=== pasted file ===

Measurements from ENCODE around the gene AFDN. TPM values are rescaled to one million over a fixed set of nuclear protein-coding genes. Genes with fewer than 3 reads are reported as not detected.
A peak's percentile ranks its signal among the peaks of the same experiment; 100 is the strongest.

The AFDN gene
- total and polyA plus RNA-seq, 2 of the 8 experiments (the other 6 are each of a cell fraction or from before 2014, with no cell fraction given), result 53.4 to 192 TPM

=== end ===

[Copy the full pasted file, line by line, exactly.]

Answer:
Measurements from ENCODE around the gene AFDN. TPM values are rescaled to one million over a fixed set of nuclear protein-coding genes. Genes with fewer than 3 reads are reported as not detected.
A peak's percentile ranks its signal among the peaks of the same experiment; 100 is the strongest.

The AFDN gene
- total and polyA plus RNA-seq, 2 of the 8 experiments (the other 6 are each of a cell fraction or from before 2014, with no cell fraction given), result 53.4 to 192 TPM